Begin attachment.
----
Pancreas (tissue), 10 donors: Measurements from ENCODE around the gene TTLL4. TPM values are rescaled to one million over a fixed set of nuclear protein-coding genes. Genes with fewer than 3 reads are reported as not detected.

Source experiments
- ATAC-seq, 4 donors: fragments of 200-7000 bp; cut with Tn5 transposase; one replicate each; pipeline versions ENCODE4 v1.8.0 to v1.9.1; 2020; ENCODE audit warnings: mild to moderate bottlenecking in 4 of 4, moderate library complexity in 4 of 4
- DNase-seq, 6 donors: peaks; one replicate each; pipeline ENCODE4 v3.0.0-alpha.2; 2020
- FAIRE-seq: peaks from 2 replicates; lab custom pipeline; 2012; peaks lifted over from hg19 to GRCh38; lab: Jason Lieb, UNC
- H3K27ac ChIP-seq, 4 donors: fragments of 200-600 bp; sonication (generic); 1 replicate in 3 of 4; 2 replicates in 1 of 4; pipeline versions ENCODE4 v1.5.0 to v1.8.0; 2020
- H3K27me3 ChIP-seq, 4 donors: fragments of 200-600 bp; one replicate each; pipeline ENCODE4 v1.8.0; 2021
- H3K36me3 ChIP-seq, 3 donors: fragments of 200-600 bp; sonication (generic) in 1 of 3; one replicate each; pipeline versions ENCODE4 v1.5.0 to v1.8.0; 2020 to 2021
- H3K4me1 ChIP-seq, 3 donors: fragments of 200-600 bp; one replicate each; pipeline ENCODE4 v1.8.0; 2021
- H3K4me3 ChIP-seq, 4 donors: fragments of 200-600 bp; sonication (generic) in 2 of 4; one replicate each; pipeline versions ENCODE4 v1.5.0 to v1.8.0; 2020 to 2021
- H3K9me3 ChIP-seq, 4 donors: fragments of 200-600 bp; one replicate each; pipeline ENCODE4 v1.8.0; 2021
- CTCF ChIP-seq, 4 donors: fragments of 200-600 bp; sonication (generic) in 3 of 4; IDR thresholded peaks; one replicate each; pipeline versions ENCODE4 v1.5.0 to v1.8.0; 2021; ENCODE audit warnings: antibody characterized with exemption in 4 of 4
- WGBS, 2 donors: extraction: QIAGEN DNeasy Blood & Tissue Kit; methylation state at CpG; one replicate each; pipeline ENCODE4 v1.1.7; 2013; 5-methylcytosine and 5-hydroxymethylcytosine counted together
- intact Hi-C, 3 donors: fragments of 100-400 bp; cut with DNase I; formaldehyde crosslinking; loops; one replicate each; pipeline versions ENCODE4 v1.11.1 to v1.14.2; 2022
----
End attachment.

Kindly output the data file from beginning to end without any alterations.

Pancreas (tissue), 10 donors: Measurements from ENCODE around the gene TTLL4. TPM values are rescaled to one million over a fixed set of nuclear protein-coding genes. Genes with fewer than 3 reads are reported as not detected.

Source experiments
- ATAC-seq, 4 donors: fragments of 200-7000 bp; cut with Tn5 transposase; one replicate each; pipeline versions ENCODE4 v1.8.0 to v1.9.1; 2020; ENCODE audit warnings: mild to moderate bottlenecking in 4 of 4, moderate library complexity in 4 of 4
- DNase-seq, 6 donors: peaks; one replicate each; pipeline ENCODE4 v3.0.0-alpha.2; 2020
- FAIRE-seq: peaks from 2 replicates; lab custom pipeline; 2012; peaks lifted over from hg19 to GRCh38; lab: Jason Lieb, UNC
- H3K27ac ChIP-seq, 4 donors: fragments of 200-600 bp; sonication (generic); 1 replicate in 3 of 4; 2 replicates in 1 of 4; pipeline versions ENCODE4 v1.5.0 to v1.8.0; 2020
- H3K27me3 ChIP-seq, 4 donors: fragments of 200-600 bp; one replicate each; pipeline ENCODE4 v1.8.0; 2021
- H3K36me3 ChIP-seq, 3 donors: fragments of 200-600 bp; sonication (generic) in 1 of 3; one replicate each; pipeline versions ENCODE4 v1.5.0 to v1.8.0; 2020 to 2021
- H3K4me1 ChIP-seq, 3 donors: fragments of 200-600 bp; one replicate each; pipeline ENCODE4 v1.8.0; 2021
- H3K4me3 ChIP-seq, 4 donors: fragments of 200-600 bp; sonication (generic) in 2 of 4; one replicate each; pipeline versions ENCODE4 v1.5.0 to v1.8.0; 2020 to 2021
- H3K9me3 ChIP-seq, 4 donors: fragments of 200-600 bp; one replicate each; pipeline ENCODE4 v1.8.0; 2021
- CTCF ChIP-seq, 4 donors: fragments of 200-600 bp; sonication (generic) in 3 of 4; IDR thresholded peaks; one replicate each; pipeline versions ENCODE4 v1.5.0 to v1.8.0; 2021; ENCODE audit warnings: antibody characterized with exemption in 4 of 4
- WGBS, 2 donors: extraction: QIAGEN DNeasy Blood & Tissue Kit; methylation state at CpG; one replicate each; pipeline ENCODE4 v1.1.7; 2013; 5-methylcytosine and 5-hydroxymethylcytosine counted together
- intact Hi-C, 3 donors: fragments of 100-400 bp; cut with DNase I; formaldehyde crosslinking; loops; one replicate each; pipeline versions ENCODE4 v1.11.1 to v1.14.2; 2022